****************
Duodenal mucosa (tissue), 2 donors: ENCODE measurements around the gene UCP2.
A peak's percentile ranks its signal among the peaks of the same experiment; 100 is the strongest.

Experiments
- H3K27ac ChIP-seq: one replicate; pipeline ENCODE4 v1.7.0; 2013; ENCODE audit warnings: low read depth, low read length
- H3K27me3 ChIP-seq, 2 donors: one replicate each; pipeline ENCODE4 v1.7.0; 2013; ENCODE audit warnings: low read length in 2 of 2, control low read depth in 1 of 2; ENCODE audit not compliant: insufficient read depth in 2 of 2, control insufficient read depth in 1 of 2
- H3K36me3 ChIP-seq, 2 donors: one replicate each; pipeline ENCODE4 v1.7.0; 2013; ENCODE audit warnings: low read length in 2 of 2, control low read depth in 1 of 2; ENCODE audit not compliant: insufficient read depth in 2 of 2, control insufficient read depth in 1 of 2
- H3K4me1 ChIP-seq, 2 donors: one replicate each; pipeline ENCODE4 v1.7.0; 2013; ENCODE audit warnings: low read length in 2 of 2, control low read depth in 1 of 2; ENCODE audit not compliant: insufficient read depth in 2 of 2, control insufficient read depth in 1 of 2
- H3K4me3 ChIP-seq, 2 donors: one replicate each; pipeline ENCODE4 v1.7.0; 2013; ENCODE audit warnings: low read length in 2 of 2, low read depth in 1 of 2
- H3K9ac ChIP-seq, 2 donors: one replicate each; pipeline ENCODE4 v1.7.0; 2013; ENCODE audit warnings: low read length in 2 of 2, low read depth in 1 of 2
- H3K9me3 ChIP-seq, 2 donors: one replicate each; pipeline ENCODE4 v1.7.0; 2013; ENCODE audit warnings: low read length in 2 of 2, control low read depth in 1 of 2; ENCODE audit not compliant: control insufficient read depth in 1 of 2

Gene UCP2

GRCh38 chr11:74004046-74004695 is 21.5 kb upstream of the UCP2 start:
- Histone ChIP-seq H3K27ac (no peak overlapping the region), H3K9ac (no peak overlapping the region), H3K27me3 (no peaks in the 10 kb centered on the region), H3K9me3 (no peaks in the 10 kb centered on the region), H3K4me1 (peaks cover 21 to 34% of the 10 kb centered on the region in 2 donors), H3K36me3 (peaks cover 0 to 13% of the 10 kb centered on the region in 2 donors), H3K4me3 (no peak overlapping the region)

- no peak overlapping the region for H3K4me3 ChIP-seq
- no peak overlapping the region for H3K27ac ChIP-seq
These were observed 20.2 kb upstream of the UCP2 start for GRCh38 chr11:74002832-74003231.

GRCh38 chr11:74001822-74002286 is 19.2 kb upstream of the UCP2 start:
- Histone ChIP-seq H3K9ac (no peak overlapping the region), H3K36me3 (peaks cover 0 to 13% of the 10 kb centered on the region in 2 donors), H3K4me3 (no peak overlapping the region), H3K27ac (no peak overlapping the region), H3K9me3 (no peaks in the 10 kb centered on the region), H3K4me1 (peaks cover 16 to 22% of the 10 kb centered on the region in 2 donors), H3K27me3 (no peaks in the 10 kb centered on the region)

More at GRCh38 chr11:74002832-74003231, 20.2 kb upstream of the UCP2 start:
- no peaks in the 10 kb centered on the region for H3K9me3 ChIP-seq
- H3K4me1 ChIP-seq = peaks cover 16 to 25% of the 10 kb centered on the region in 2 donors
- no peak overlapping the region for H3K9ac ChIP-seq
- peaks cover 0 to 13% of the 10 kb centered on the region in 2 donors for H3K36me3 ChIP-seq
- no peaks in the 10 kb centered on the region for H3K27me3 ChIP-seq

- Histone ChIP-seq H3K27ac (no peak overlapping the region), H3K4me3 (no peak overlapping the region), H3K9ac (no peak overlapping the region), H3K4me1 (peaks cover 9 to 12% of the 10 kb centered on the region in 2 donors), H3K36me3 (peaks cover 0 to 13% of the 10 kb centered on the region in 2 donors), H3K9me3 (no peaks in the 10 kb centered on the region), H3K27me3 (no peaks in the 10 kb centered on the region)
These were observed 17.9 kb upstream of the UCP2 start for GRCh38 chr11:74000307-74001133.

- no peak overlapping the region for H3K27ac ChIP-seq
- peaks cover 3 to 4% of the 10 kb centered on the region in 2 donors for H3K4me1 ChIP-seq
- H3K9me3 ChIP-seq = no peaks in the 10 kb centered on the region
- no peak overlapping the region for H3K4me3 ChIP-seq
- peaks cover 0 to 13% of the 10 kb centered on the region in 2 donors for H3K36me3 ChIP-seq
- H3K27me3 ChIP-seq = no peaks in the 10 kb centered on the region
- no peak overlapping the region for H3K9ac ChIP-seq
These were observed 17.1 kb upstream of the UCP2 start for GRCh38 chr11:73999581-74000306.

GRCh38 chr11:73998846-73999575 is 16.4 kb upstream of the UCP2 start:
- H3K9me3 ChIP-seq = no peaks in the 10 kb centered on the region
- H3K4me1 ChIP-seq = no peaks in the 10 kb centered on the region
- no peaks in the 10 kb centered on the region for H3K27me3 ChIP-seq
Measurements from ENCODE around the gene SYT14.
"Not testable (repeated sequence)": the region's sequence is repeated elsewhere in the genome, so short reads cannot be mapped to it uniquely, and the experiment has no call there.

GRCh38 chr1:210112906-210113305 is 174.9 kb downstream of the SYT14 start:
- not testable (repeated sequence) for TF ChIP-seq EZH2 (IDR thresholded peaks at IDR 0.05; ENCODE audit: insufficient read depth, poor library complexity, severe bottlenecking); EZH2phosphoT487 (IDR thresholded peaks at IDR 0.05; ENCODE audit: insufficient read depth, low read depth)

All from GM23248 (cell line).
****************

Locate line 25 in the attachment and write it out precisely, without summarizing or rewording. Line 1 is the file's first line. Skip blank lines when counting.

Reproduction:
- Histone ChIP-seq H3K27ac (no peak overlapping the region), H3K4me3 (no peak overlapping the region), H3K9ac (no peak overlapping the region), H3K4me1 (peaks cover 9 to 12% of the 10 kb centered on the region in 2 donors), H3K36me3 (peaks cover 0 to 13% of the 10 kb centered on the region in 2 donors), H3K9me3 (no peaks in the 10 kb centered on the region), H3K27me3 (no peaks in the 10 kb centered on the region)